Colony Review

A disturbing phenomenon around the world called Colony Collapse Disorder is affecting honey bees.  Colonies of bees are collapsing, with the bees either dying or abandoning their hives.  This phenomenon is incredibly damaging to farmers, not so much for the loss of honey, but the loss of pollination.  I’ve heard stories of farmers in China having to pollenate trees and plants by hand, because there aren’t enough bees to do it for them.  No one knows what is causing this crisis in honeybee population. 

The documentary Colony attempts to showcase the problem of the collapse of honeybee colonies by showcasing the lives of beekeepers in the western United States.  These beekeepers, apparently, make most of their money not through the production of honey, but through renting their bees to farmers during the pollenation season for their plants.  These beekeepers actually travel all over the country the various different crops blooming season, and station their hives in the fields.  The honeybees then pollenate the plants, enabling the farmers to grow larger crops. 

The movie follows two young beekeepers very closely.  These young men receive great financial assistance from their parents to start a buisness as beekeepers.  Their buisness is struggling, and the parents worry that this buisness will not be financially viable.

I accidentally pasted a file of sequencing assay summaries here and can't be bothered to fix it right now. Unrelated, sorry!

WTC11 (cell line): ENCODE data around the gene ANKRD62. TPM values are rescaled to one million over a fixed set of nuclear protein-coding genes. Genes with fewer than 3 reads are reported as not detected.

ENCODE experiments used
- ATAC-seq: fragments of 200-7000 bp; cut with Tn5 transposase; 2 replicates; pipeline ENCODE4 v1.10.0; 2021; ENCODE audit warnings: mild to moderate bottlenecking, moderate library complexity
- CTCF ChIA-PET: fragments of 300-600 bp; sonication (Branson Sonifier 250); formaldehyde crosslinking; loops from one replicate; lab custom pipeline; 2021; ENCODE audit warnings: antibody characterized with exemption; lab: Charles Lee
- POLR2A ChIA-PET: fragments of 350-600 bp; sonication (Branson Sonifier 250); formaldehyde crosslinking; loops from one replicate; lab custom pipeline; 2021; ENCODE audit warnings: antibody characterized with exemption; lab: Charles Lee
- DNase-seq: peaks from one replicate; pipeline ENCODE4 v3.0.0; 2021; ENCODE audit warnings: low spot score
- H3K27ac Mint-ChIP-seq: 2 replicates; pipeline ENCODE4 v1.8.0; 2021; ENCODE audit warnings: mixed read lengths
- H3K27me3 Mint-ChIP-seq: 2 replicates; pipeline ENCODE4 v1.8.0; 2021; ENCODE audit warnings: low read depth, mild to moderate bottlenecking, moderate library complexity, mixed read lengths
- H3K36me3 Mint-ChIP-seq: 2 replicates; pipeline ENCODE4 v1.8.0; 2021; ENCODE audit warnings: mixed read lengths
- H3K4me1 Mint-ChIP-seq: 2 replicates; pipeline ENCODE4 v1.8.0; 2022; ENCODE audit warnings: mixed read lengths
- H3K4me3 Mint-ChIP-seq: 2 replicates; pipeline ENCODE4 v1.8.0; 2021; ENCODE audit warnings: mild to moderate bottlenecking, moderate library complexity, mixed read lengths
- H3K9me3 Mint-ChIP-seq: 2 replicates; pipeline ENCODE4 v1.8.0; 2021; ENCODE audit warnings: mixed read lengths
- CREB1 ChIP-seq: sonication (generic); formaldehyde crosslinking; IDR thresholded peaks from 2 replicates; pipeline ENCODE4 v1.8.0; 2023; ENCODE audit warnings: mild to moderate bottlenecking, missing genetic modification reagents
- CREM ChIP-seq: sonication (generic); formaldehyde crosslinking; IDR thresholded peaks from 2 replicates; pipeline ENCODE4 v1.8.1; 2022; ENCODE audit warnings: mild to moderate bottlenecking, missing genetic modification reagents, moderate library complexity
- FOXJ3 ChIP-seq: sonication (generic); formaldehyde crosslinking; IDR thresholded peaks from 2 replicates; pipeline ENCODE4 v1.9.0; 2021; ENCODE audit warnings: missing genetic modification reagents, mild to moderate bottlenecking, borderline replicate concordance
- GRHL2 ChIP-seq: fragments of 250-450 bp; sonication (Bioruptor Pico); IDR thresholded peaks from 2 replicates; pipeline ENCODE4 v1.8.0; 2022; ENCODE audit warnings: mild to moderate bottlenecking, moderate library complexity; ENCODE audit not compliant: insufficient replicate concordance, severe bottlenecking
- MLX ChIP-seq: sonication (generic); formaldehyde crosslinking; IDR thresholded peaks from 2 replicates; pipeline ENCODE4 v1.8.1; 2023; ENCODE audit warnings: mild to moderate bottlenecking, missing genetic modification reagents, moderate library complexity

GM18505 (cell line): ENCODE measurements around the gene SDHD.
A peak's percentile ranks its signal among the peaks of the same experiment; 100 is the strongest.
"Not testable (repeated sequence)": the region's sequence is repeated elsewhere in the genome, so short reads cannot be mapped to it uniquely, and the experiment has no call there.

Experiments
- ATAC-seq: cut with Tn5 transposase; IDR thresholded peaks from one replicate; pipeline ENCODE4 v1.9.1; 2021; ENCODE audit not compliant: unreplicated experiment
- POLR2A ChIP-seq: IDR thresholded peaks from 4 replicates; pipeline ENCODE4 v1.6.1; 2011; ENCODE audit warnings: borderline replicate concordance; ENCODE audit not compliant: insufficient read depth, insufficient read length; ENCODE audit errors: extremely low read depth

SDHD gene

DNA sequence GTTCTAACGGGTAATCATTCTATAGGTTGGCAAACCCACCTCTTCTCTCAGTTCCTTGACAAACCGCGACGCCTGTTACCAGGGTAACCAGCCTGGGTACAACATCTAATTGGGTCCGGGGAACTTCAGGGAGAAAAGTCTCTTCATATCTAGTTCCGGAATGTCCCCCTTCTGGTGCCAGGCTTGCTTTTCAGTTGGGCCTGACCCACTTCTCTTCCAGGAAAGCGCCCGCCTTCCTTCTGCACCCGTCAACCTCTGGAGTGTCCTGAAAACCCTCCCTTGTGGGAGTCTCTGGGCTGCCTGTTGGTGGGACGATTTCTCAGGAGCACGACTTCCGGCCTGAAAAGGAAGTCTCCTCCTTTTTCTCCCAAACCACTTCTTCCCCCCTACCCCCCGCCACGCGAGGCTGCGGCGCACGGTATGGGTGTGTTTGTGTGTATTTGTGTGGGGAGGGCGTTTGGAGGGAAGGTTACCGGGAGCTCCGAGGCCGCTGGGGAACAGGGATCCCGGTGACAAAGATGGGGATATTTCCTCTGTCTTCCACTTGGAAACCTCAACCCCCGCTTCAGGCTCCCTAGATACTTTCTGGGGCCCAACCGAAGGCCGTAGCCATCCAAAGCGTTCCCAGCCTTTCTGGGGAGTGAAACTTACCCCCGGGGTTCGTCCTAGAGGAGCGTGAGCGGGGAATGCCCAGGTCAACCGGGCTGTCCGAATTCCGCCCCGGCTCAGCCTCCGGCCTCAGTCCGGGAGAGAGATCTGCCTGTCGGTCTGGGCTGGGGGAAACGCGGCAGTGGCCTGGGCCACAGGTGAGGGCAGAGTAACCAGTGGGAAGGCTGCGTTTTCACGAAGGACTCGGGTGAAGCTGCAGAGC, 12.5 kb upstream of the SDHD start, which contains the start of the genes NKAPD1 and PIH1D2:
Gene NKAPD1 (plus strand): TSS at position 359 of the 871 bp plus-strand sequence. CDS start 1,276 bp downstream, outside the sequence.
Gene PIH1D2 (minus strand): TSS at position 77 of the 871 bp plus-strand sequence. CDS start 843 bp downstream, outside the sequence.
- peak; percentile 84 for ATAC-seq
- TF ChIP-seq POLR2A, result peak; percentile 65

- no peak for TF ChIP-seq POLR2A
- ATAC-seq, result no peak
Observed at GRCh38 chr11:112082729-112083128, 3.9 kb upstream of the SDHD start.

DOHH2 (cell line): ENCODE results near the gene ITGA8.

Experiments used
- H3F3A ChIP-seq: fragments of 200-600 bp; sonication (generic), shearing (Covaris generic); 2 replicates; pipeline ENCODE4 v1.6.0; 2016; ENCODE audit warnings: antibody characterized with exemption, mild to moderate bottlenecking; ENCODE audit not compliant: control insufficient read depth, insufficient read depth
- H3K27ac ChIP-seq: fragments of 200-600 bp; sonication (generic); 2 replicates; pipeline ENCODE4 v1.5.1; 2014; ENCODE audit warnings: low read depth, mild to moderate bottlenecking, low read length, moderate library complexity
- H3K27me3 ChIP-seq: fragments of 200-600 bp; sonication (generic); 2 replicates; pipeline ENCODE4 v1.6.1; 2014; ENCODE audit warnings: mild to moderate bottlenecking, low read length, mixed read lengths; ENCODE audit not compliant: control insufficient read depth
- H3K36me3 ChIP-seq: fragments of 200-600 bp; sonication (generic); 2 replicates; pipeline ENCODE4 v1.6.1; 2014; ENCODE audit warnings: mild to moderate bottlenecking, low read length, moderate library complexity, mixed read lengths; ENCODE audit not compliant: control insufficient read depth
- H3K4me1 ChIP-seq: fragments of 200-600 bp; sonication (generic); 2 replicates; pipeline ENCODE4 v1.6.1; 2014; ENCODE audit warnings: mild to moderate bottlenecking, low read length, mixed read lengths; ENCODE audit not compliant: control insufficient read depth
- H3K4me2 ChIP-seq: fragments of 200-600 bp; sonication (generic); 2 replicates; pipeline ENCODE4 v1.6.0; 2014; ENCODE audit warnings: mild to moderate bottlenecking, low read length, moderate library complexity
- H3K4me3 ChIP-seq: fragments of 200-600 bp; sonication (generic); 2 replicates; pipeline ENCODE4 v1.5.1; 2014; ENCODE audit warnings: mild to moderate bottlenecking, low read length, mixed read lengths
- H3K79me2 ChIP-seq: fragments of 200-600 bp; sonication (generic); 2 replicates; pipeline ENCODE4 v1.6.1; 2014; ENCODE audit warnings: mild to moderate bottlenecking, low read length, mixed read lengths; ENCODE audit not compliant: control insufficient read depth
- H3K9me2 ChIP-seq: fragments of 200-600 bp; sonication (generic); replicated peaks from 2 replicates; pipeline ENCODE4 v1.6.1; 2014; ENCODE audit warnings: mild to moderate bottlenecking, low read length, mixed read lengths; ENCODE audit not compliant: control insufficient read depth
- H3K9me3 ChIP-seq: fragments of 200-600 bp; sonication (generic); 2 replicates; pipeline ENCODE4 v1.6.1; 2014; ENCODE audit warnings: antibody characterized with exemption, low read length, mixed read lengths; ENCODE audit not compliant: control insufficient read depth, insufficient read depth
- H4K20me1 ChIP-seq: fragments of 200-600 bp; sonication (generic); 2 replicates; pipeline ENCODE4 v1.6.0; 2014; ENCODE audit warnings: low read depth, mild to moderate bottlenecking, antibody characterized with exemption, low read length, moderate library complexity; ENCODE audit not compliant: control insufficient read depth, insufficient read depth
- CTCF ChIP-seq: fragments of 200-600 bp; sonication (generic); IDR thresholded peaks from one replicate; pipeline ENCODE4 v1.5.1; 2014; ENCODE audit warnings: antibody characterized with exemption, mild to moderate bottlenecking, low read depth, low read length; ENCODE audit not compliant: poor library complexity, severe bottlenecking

The film’s decision to focus on these beekeepers, however, is a problem.  The bee keepers do not appear to be struggling with Colony Collapse Disorder.  Rather, they are struggling with the downturn of the American economy and the Recession.  In a sense, this can be somewhat confusing.  Is the film about Colony Collapse Disorder, or is it simply about the beekeeper?  The film seems to be about Colony Collapse Disorder, but the main subjects do not make good examples of beekeepers suffering from this problem. 

Despite this problem, the film is beautifully shot, and the director has a strong visual sense.  There is a scene where the voices are heard over the image of a dog standing in a driveway.  There’s no reason to show the dog, in terms of plot or subject matter, but the image is so striking, and characteristic of the director’s attention to visual detail. 

Overall, Colony was an intriguing film, but it was not a compelling film. 

Colony  was shown the 2010 Cleveland International Film Festival, and is available to rent.

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2 Responses to Colony Review

  1. Thanks for this, Emma. I was *just* reading an article about honey bees earlier today, so it’s a coincidence to find your post with the film!

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